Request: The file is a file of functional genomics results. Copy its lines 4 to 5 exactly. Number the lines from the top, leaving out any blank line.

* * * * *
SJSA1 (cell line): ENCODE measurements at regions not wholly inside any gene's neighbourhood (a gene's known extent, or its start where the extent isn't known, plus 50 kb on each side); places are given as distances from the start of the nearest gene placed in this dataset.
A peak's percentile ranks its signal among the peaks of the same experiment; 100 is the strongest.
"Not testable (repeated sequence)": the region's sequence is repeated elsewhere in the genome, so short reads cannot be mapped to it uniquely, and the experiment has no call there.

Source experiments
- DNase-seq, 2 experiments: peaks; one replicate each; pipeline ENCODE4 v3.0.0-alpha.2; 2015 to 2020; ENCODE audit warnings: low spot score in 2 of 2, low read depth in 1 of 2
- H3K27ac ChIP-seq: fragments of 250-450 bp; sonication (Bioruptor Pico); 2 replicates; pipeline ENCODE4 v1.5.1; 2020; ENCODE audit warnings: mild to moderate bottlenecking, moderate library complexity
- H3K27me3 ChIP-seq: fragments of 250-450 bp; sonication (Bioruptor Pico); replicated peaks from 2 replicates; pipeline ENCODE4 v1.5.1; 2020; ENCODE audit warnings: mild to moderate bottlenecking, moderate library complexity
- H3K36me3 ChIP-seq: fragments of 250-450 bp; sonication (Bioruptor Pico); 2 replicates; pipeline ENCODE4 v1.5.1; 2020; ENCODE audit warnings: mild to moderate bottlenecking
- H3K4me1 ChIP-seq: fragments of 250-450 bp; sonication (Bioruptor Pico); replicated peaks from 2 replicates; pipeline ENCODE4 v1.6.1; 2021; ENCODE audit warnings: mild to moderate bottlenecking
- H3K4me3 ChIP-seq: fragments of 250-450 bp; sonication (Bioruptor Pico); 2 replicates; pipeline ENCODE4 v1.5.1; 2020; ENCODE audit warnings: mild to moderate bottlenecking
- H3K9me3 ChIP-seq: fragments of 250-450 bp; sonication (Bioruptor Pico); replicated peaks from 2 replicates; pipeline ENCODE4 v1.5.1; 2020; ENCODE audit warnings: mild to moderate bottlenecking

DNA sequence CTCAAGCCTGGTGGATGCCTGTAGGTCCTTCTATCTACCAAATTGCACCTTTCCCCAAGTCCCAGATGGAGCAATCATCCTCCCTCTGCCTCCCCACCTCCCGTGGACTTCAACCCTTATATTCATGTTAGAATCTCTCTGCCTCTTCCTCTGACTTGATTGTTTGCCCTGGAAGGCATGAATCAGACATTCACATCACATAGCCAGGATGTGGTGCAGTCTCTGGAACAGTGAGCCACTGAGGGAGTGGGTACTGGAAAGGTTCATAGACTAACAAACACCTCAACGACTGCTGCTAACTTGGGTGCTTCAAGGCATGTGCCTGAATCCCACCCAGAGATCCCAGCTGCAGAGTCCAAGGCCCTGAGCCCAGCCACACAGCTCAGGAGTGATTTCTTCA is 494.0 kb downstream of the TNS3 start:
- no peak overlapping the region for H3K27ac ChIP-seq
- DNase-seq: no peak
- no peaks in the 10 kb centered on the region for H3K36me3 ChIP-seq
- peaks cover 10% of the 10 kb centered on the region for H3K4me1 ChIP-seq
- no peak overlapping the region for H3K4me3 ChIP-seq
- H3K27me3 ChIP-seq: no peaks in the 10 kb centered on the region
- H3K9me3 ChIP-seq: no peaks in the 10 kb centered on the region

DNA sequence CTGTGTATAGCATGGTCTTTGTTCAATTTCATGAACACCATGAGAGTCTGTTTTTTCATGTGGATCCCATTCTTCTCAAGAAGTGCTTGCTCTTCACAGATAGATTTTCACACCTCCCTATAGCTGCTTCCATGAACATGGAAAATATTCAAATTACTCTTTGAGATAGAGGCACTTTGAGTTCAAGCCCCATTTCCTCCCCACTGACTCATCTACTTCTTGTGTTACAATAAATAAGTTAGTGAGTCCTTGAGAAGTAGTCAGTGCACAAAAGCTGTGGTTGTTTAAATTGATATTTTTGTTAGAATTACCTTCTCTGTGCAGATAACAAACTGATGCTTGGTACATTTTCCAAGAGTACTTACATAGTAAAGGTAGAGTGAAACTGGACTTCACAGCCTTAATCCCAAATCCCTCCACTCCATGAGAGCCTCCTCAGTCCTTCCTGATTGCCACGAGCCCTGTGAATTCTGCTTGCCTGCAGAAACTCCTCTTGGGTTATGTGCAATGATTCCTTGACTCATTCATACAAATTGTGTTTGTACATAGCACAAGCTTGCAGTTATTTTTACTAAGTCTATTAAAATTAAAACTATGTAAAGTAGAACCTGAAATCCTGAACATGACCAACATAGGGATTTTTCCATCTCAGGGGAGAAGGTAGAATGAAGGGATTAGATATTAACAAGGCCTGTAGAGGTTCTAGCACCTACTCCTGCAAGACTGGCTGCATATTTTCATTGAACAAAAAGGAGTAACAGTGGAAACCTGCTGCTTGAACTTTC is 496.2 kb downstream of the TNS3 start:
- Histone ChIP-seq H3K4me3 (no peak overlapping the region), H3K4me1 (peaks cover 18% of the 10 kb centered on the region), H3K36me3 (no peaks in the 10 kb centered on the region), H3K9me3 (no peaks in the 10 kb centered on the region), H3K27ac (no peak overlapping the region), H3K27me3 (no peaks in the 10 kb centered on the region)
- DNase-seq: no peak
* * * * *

Source experiments
- DNase-seq, 2 experiments: peaks; one replicate each; pipeline ENCODE4 v3.0.0-alpha.2; 2015 to 2020; ENCODE audit warnings: low spot score in 2 of 2, low read depth in 1 of 2